Look up tomorrow! A partial solar eclipse will grace skies across the UK on Tuesday morning – with a sixth of the sun blocked out by the moon
- Stargazers in the UK will be treated to a partial solar eclipse tomorrow morning
- The moon will pass between the Earth and sun, blocking 15 per cent of the star
- The maximum eclipse is due over London at 11:13, and Edinburgh at 10:55
- Up to 28 per cent of the sun will be blocked in Lerwick in the Shetland Islands
A partial solar eclipse will be visible from the UK tomorrow morning, with 15 per cent of the sun blocked out by the moon.
The moon’s 27-day orbit around the Earth is tilted compared with the Earth’s orbit around the sun, so the three bodies do not line up like this every month.
When it does occur, the silhouette of our natural satellite blocks the view of some or all of the bright solar surface, and the sun appears to have a bite taken out of it.
Tomorrow’s eclipse will begin at 10:08 BST in London, with the maximum eclipse due at 11.13, when the moon covers about a sixth of the sun.
However, the best view will be reserved for those in Scotland, with 28 per cent of the sun obscured at mid-eclipse to stargazers in Lerwick in the Shetland Islands.
Jake Foster, astronomer at Royal Observatory Greenwich, said: ‘The eclipse will be visible across the whole of the UK, as well as large parts of Europe and Central and South Asia.’
Tomorrow’s eclipse will begin at 10:08 BST in London, with the maximum eclipse due at 11.13, when the moon covers about a sixth of the sun. Pictured: Partial eclipse of the sun on 20 July 1982. Captured from Harefield, UK
Eclipse timings across the UK. ‘Those viewing from the UK will see between 10 per cent and 20 per cent of the sun covered by the Moon,’ said Mr Foster
WHEN CAN I SEE THE PARTIAL SOLAR ECLIPSE?
Start: 10:08 BST
Maximum eclipse: 11:13 BST
End: 11:51 BST
Start: 10:03 BST
Maximum eclipse: 10:55 BST
End: 11:49 BST
Start: 10:09 BST
Maximum eclipse: 10:56 BST
End: 11:44 BST
Belfast, Northern Ireland
Start: 10:05 BST
Maximum eclipse: 10:53 BST
End: 11:45 BST
He added: ‘The amount of obscuration you’ll see will depend on where you are on the Earth.’
According to Dr Robert Massey, of the Royal Astronomical Society, observers in western Siberia, Russia, will get the best view of the eclipse.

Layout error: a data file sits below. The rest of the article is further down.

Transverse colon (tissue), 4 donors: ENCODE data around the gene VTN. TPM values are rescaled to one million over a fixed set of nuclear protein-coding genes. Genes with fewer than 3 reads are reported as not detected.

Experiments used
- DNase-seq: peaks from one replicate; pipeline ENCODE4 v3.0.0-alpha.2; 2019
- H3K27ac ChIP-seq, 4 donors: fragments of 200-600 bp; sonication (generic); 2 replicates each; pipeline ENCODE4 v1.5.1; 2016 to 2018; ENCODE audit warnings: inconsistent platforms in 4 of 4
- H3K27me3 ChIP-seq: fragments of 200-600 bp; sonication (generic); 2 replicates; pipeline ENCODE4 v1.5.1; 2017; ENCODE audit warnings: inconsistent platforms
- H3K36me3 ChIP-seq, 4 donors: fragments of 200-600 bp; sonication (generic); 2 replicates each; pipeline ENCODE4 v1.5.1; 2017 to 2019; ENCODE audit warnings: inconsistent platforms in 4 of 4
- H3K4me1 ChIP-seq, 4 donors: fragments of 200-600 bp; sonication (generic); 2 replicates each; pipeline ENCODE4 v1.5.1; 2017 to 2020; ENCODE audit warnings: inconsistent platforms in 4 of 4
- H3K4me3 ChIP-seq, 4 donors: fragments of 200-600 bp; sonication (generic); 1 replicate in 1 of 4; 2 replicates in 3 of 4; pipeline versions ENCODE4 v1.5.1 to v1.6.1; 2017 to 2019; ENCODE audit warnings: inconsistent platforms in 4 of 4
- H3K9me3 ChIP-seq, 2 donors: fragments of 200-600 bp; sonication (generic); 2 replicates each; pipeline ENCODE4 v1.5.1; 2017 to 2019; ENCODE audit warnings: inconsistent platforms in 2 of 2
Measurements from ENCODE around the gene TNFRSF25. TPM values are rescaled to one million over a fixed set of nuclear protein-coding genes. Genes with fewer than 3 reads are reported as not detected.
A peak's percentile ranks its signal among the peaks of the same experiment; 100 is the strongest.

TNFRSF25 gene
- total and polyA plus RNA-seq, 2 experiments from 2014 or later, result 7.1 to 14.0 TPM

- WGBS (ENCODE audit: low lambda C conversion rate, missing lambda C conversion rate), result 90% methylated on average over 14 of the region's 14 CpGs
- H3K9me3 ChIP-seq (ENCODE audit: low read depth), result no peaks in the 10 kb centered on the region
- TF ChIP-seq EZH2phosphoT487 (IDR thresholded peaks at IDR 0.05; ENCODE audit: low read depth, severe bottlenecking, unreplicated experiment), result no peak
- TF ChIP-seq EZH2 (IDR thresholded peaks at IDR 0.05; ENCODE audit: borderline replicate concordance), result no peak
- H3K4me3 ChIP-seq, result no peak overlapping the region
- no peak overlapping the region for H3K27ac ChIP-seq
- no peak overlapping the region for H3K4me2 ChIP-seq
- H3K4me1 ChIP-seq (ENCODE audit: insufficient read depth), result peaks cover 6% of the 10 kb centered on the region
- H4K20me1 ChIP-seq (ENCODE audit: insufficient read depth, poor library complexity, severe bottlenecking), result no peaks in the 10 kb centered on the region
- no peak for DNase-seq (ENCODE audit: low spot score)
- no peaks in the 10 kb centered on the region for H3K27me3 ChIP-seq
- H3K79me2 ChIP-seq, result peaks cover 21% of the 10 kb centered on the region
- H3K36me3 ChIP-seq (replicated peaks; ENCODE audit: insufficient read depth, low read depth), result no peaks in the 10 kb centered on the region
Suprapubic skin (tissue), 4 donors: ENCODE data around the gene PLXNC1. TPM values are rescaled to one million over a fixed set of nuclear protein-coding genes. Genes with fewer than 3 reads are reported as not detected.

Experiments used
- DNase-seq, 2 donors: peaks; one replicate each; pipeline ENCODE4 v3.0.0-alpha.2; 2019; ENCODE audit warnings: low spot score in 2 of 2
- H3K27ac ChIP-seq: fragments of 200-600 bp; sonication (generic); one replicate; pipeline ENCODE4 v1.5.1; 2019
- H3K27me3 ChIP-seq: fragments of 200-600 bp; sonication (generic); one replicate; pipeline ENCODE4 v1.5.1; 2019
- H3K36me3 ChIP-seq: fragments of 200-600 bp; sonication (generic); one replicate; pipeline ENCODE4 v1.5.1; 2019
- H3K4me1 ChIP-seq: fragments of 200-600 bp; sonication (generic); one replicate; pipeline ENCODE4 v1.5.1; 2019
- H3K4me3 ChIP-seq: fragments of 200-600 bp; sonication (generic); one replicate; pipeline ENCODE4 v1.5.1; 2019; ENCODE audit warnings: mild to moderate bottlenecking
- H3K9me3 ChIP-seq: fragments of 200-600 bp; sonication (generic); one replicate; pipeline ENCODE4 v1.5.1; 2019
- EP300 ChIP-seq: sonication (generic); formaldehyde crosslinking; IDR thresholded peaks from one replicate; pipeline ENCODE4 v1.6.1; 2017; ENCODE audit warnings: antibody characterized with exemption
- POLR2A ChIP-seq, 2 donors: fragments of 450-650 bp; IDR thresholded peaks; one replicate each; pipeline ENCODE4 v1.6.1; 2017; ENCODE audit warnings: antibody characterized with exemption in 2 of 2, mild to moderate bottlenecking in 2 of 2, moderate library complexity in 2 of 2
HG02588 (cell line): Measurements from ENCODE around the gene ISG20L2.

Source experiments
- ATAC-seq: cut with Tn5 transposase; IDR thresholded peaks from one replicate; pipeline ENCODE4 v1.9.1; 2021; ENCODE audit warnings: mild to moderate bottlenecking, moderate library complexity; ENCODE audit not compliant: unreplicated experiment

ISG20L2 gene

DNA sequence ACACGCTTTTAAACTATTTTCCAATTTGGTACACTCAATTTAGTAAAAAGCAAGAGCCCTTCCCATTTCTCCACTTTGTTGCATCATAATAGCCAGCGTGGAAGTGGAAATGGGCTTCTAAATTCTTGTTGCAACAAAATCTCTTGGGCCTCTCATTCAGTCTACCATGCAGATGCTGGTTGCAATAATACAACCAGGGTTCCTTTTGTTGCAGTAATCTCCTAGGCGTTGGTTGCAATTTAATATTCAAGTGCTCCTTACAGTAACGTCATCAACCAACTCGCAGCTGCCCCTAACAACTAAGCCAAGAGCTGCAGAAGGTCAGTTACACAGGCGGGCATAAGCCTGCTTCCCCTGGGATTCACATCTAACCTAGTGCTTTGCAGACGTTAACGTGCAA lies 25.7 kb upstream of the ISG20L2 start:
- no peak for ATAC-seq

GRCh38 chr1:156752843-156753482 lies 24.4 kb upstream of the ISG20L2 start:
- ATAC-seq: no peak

There, the moon will obscure a maximum of 85 per cent of the sun.
‘Those viewing from the UK will see between 10 per cent and 20 per cent of the sun covered by the Moon,’ said Mr Foster.
‘Even though a portion of the sun’s light will be blocked, it will not get noticeably darker in the UK during the eclipse.’
From London, the partial eclipse will end at 11:51 BST.
When viewing a complete or partial solar eclipse, it is important to keep your eyes safe and not look directly at the sun.
Dr Massey said that looking at the star with the naked eye can cause serious damage, even when a large fraction is blocked out.
He said it is also not wise to look at the sun through binoculars, telescopes or a telephoto lens on an SLR camera without a proper filter.
He added: ‘The simplest way to watch an eclipse is to use a pinhole in a piece of card.
‘An image of the sun can then be projected on to another piece of card behind it.’
You can experiment with the distance between the two pieces of card, however they will need to be at least 30 cm apart.
‘Under no circumstances should you look through the pinhole,’ he added.
Dr Massey said another popular method used to view an eclipse is the mirror projection method.
He said: ‘You need a small, flat mirror and a means of placing it in the sun so that it reflects the sunlight into a room where you can view it on a wall or some sort of a flat screen.’
Binoculars or telescopes can also be used to project the image of the sun.
Dr Massey said: ‘Mount them on a tripod, and fit one piece of card with a hole in it over the eyepiece, and place another between 50 cm and a metre behind it.
‘Point the telescope or binoculars towards the Sun and you should see its bright image on the separate card.’
He added: ‘You may also have eclipse glasses with a certified safety mark, and these are available from specialist astronomy suppliers.
‘Provided these are not damaged in any way, you can then view the sun through them.’
For those keen to follow the event, the Royal Observatory Greenwich will live-stream the eclipse on its website and YouTube channel.
WHEN IS THE NEXT TOTAL SOLAR ECLIPSE?
A total solar eclipse occurs when the sun, moon and Earth are directly in line with each other, and the solar face is completely blocked.
The people who see the total eclipse are in the centre of the moon’s shadow when it hits Earth. The sky becomes very dark, as if it were night.
The next US solar eclipse will take place on April 8, 2024, passing from Texas to Maine.
The next total solar eclipse after that is on August 12, 2026, and will be seen from the Arctic, Greenland, Iceland, Spain and Northeastern Portugal.
On September 2, 2035, China, northern Japan and Korea will witness a total solar eclipse.
Between 2023 and 2038, the greatest number of total solar eclipses will take place in Australia.
There will be five solar eclipses visible from the continent between April 20th, 2023 and December 26th, 2038.
The next total solar eclipse visible in the UK isn’t until 2093.
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